The panel also had some clear advice on removing barriers to learning by having well-designed Canvas sites. The focus here is on clarity and organisation – making it easy to find resources through labelling and structure, and having frequently asked questions. Aside from helping students, one of the benefits is that it reduces the need for students to ask the lecturer how to find things, freeing up more time to communicate with our students on the actual course content. “When the layout is very clear it means that learning is super easy and you don’t have to communicate with tutors so much because all the content was there, and there were frequently asked questions that were constantly being updated.” For another panellist, having resources well labelled and organised in a consistent way made it much less overwhelming to join a unit a bit later in the semester.  

Insight 6: Design assessments that are authentic and encourage deeper thinking

Panellists were asked about assessments that they found meaningful and helpful. The responses were varied around assessment type but all responses shared common themes of requiring depth of thinkingapplication to the real world, or authentic experiences – assessments that gave them an opportunity to experience activities typical of their field of study and that helped them to develop their critical thinking skills. For one of our panellists, the most meaningful assessment was an essay, which are often seen as being less authentic or relevant, although this essay was on a topic where many people have strong opinions:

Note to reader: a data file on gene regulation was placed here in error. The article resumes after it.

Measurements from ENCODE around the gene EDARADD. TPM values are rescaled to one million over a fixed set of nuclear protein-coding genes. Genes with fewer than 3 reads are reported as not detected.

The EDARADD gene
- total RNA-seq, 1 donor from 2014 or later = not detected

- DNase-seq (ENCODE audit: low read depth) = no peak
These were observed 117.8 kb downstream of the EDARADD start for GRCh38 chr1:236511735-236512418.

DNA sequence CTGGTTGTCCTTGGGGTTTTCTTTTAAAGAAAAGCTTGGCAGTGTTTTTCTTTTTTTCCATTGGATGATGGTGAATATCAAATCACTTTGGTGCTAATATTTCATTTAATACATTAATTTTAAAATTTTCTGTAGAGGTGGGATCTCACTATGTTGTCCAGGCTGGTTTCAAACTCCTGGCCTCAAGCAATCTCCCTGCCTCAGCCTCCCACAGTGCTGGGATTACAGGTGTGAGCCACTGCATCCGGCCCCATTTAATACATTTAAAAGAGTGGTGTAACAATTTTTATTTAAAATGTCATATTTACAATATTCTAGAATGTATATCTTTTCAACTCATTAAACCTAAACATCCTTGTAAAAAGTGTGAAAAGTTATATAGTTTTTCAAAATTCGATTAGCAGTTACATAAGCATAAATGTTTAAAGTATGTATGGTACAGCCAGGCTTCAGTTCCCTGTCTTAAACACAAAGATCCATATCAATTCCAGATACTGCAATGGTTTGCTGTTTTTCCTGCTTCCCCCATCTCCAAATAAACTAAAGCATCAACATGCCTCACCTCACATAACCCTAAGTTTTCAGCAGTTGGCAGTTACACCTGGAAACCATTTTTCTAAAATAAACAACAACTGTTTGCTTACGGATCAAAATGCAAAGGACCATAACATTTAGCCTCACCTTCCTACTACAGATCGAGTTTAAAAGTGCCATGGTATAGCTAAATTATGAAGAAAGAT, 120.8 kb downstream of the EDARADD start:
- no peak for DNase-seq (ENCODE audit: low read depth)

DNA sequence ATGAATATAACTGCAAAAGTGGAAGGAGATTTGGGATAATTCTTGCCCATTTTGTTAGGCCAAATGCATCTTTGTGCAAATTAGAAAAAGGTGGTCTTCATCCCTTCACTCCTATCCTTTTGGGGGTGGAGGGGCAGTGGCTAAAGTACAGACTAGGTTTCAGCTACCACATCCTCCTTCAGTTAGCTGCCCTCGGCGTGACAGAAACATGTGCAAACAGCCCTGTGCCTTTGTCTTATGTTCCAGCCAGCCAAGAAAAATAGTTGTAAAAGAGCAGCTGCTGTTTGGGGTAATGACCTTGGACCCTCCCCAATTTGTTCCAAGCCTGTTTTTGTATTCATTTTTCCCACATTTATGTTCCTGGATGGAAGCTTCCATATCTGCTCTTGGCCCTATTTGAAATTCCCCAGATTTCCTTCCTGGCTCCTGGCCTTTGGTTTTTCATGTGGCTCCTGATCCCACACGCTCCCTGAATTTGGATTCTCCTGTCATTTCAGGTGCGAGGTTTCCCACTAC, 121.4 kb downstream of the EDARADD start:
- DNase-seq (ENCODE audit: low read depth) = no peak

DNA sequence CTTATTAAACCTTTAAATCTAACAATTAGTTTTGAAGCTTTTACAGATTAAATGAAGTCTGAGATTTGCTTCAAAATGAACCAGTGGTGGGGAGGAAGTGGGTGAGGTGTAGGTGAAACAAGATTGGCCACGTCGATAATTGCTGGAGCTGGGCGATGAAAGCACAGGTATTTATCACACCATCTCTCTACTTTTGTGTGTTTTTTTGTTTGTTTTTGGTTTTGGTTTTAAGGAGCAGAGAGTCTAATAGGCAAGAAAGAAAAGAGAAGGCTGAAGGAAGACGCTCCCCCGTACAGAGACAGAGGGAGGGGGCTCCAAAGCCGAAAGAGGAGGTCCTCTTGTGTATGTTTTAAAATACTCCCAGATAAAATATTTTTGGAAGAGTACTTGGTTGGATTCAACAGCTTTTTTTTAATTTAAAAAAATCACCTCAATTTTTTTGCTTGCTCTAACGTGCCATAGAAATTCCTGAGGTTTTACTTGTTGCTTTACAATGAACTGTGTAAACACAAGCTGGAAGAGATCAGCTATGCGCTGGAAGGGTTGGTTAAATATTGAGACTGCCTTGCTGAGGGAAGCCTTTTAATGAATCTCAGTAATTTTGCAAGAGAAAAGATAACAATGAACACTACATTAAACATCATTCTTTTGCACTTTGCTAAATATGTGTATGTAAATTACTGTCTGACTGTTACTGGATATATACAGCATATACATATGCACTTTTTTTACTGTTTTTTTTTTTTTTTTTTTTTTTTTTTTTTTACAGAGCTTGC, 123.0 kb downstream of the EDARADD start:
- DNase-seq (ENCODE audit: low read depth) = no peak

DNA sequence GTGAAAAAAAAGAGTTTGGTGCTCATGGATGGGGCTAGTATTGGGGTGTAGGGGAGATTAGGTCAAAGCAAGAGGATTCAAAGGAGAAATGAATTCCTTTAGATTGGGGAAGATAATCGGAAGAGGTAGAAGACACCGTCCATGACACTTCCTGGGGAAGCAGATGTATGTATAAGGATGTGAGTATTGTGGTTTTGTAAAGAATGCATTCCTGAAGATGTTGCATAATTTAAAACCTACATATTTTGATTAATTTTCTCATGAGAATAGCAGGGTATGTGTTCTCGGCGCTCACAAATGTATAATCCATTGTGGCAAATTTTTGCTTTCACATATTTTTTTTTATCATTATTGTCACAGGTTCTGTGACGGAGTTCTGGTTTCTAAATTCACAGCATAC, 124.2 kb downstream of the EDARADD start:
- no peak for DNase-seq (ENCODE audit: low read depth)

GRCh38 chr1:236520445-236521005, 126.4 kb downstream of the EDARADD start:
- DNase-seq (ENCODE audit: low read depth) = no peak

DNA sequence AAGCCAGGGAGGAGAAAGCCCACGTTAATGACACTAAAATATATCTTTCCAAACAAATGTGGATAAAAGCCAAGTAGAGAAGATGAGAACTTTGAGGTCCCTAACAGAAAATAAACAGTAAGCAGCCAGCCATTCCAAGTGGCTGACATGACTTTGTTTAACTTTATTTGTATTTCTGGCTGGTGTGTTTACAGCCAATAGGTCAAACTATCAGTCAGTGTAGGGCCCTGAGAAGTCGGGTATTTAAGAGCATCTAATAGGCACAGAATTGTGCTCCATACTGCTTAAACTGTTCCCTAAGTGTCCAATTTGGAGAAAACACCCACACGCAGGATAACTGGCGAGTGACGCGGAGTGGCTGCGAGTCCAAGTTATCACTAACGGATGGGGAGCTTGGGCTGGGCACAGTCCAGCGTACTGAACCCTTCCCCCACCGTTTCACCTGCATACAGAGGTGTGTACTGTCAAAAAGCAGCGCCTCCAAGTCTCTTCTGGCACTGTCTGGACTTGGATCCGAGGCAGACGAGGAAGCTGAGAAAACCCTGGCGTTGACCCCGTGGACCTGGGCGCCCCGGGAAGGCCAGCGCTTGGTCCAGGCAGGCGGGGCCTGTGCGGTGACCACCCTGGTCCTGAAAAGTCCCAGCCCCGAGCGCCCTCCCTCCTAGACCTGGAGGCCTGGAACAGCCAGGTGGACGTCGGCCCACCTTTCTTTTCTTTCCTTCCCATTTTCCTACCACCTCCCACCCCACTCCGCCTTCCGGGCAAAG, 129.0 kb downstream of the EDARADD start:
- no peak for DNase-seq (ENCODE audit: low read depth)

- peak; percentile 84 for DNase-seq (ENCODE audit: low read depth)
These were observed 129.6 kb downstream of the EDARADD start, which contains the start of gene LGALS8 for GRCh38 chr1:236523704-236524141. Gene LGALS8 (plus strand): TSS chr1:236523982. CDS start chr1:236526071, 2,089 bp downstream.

…[it] forced me to research and really learn about and evaluate all sides of the discussion and understand where these different viewpoints had come from and it really made me re-evaluate my own beliefs and my own values – it wasn’t just like I was doing an assessment for uni, it was like I was really learning and developing as a person as well.

Interestingly, for another student, helpful and meaningful were different things! The most helpful assignments were evaluation assignments – similar to what “professionals do in a workplace and marked to professional standards. But meaningful assignments were those that “required you to think and challenge yourself and engage in philosophy and multi-disciplinary areas”Similarly, a first-year student described how a group assignment on a problem was really meaningful and helpful as it gave “hands-on experience on what it means to be an engineer…something that gives [a] first-year an experience of what they’ll be doing with their degree”. In subjects like law, one panellist found a lot of meaning in an assignment that involved going to court and writing a report: “it was eye-opening… it gives a real-life aspect of the law… something you couldn’t imagine just be reading your textbook“.

Insight 7: Focus on organisation and communication for group work, especially when online

On group work, the panel had some useful insights for how teachers can make this run more smoothly. It was noted that group work can be really great or an absolute disaster – especially when online – but the common thing for successful group work is are two key ingredients: good organisation and effective communication. 

…the students all have the same understanding of what needs to be accomplished, and what steps need to be taken. It’s important to have group communication – and to set individual tasks or roles, perhaps have a group leader.